Personally I’m not really fond of eating wildlife, as there is no way I can tell if the meat on my plate is from licensed hunter or illegal poaching. Probably nobody remember that Banteng (a wild cattle called “Tembadau” locally) was once a very common animal in Malaysia. I read a old story of a Borneo hunter who says he can easily find the herd with 100 Banteng. Due to poaching, Banteng is extinct in Peninsular Malaysia since 1950s and Sarawak in 1980s. There are only a few hundreds left in Sabah so they are highly endangered. But there are still bastards who don’t care about this and say Banteng is delicious and is a must-try meat.

wild boar head

Some may say Sabah has thousands square Kilometers of forest and we still have many wildlife. But bigger mammals need about 10 square Kilometers to survive, so our forest is not big enough to host that many wildlife to fulfill the appetite of everyone. Do you know Tapir and Tiger once existed in Sabah thousands years ago? It is the earliest case of extinction caused by hunting.

porcupine meat
Above: porcupine meat. The seller said they were trapped by snare in the plantation, not that they hunt them.

snake meat
Above: snake meat for sale

Just look around us and you will see many overweight people, we are not short of protein supply, so there is no need to turn to wildlife for meat. I don’t want to encourage people to eat wildlife, so I’m sorry that I can’t disclose the locations where you can find those meals.

crocodile meat
The only sustainable game meat I can think of is the crocodile meat from crocodile farm. Sandakan Crocodile Farm opens a restaurant that sells Crocodile “Bak Kut Teh” (herb soup). For those of you who are curious how this man-eater tastes like, you can try it at Shen Loong in 1Borneo Hypermall, LOL.

crocodile meat
crocodile meat
Above: Crocodile meat. Note the fried crocodile egg.

crocodile claw
Above: did you see the crocodile claw in the photo?

The crocodile meat is a bit chewy but not bad. No, I don’t work for Shen Loong.. I brought home some crocodile eggs and my mom screamed, “ILL! Throw it away!!!” Haha..

Photos taken in Sabah, Malaysia Borneo

Crocker Range Park (part 2 of 4)

Crocker Range Park

Continued from Part 1…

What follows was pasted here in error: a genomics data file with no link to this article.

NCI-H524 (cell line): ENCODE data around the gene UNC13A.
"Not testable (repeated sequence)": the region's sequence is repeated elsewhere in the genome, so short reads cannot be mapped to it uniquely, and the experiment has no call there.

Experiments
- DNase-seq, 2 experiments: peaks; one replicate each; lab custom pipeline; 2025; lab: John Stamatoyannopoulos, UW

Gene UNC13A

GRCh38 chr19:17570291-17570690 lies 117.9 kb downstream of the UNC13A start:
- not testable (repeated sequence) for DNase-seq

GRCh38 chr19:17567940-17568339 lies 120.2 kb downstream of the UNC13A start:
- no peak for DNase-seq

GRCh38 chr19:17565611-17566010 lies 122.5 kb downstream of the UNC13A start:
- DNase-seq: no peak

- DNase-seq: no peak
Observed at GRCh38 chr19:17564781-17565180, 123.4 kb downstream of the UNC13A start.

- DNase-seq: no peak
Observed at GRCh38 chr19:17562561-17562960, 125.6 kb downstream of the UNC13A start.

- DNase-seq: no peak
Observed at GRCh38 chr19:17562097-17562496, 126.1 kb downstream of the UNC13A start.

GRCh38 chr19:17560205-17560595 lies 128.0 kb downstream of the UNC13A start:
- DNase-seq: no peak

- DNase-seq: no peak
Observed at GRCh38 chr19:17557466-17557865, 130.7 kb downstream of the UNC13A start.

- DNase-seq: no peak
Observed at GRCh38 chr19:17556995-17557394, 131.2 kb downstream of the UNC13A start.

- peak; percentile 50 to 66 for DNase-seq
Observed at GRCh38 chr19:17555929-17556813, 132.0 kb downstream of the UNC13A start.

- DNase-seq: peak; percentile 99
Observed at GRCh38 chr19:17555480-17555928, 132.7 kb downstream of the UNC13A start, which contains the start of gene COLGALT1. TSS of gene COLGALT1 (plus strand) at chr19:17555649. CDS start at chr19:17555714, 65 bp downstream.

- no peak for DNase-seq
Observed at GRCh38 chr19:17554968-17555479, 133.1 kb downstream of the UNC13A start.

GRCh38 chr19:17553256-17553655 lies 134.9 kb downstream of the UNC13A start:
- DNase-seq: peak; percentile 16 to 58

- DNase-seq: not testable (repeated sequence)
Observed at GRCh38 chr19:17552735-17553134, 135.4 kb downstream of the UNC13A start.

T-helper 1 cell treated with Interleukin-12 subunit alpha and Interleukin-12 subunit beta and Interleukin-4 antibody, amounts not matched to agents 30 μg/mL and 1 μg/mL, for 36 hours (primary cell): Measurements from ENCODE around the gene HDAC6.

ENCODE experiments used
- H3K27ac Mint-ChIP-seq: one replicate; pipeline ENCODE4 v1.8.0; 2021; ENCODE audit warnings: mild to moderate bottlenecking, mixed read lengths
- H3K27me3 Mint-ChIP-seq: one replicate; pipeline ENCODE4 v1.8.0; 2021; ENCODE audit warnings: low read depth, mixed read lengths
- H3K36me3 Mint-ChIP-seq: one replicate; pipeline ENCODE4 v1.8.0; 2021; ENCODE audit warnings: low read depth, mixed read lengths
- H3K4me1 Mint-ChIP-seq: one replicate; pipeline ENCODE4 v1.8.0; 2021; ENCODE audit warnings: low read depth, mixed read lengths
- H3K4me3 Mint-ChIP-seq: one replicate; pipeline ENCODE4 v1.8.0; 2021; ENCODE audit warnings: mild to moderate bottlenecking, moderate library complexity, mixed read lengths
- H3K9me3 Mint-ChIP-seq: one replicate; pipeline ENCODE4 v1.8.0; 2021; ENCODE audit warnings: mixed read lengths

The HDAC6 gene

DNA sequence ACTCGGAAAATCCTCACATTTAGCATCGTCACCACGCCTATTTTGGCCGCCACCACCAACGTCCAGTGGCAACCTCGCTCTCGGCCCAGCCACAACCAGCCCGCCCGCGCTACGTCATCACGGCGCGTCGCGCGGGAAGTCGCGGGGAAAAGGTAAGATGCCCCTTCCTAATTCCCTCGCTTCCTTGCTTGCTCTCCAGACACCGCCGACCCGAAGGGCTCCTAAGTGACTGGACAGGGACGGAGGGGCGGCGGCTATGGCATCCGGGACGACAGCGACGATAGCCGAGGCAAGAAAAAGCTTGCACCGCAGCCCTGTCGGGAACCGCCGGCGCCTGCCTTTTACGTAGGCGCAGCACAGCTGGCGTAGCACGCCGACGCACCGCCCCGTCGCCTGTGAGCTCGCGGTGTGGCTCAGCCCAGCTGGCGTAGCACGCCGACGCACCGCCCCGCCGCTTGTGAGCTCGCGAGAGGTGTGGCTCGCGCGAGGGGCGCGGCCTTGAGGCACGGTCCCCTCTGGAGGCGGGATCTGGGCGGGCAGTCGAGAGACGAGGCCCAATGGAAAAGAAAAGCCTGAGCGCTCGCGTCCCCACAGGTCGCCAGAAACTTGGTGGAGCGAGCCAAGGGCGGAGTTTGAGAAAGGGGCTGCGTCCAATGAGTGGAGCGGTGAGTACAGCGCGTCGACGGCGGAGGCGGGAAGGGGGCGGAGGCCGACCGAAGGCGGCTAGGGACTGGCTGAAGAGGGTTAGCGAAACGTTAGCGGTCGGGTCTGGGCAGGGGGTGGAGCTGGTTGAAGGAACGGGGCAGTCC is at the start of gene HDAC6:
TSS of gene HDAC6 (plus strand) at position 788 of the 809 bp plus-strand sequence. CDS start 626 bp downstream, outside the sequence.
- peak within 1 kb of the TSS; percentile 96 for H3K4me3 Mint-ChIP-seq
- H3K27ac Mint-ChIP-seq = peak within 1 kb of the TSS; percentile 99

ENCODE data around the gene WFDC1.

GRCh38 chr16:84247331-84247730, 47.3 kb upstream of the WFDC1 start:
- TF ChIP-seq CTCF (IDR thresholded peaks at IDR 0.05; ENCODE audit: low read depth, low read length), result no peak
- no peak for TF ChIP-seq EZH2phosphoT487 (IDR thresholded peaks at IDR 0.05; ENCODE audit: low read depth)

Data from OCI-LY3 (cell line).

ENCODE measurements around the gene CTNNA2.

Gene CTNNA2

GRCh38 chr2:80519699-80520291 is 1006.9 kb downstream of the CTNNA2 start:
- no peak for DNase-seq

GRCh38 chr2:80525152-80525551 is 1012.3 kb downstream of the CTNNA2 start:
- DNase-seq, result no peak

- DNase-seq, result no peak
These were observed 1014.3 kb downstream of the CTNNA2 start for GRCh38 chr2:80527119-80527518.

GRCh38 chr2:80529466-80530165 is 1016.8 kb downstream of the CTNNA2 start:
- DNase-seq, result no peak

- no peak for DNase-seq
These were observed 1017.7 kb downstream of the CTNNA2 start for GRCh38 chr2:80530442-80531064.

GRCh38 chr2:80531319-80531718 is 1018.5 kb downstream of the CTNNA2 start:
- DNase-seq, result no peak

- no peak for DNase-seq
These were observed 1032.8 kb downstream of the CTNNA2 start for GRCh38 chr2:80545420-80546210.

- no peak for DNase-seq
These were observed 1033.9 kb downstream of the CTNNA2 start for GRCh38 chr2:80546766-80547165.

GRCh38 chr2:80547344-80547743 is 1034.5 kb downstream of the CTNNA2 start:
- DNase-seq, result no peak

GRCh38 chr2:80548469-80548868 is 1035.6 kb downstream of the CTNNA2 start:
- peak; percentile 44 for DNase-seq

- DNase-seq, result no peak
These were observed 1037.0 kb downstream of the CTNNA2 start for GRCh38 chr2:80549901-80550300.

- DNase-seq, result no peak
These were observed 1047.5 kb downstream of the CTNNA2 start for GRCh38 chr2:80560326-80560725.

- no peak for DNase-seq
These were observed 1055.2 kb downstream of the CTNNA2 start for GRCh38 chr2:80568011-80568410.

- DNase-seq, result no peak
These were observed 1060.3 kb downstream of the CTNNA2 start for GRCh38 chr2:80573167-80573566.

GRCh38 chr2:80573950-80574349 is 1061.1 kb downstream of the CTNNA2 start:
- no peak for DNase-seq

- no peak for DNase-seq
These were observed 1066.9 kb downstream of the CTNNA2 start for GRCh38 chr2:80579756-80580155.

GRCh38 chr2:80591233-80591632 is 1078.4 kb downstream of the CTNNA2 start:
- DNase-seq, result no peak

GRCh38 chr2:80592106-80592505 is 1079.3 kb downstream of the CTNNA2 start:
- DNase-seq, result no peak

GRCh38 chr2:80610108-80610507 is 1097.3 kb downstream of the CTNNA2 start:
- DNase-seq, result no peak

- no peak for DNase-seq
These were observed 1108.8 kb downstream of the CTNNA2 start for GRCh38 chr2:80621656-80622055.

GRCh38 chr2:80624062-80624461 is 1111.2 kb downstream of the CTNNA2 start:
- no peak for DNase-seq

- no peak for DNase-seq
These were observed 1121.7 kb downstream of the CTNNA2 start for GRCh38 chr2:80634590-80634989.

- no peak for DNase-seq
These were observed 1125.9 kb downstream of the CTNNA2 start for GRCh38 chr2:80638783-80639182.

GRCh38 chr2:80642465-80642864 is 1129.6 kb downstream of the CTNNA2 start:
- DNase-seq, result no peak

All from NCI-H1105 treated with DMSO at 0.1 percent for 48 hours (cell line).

Crocker Range Park is one of the most important national parks of Sabah, due to its rich biodiversity and ecology values. About 500 plant species (1/3 of Borneo’s species), 107 mammal, 67 amphibian, 52 reptile and 26 species of freshwater fishes are found in this Park. There are two nature trails in the Park.

Please refer to the layout map below for the location of both trails:
Layout map of Crocker Range Park

Crocker Trail (2.036 KM)

Nature lovers should talk a walk in the 2.036-Kilometer Crocker Range. The starting point is just next to the Administration Office. It’s quite a leisure jungle trekking for less than 3 hours and ends at a point which is 500 Meters from accommodation area (hostels/chalets). You also can start the trekking from opposite direction (i.e. from ending to starting point).

Start of Crocker trail
The trail is a nature route but in fairly good condition, so you won’t lose your way. The terrain is not challenging though there are a few mildly steep path.

Nature trail of Crocker Range Park

waterfall of Crocker Range Park
In the begining of the trail is a waterfall and small stream.

jungle trekking in Crocker Range Park
There is a signage in every 100 Meters. You should bring raincoat, insect repellent and a bottle of water with you. There might be forest leeches around in wet season, so you may put on your leech socks. It was very dry during my visit, so I didn’t see any leech.

The first half of the trail is inside old secondary forest, which was used to be a plantation, so you will see rubber, bamboo and banana trees.

trail of Crocker Range Park

insects of Crocker Range Park

Then you will come to the zone between secondary and primary rainforests. At night, if you are lucky, you would see wildlife such as sambar deer, sun bear, barking deer, mouse deers, wild boar or civets around this area. In daytime, I’m afraid you won’t see any big animal. I only saw a few birds, squirrels and treeshrews. You can pay attention to the shrubs along the trail, you might spot some interesting insects and plant.

Above: the moult skin of cicada. Cicada spends 12 to 13 years underground. If your child is as old as this cicada, he is in high school already.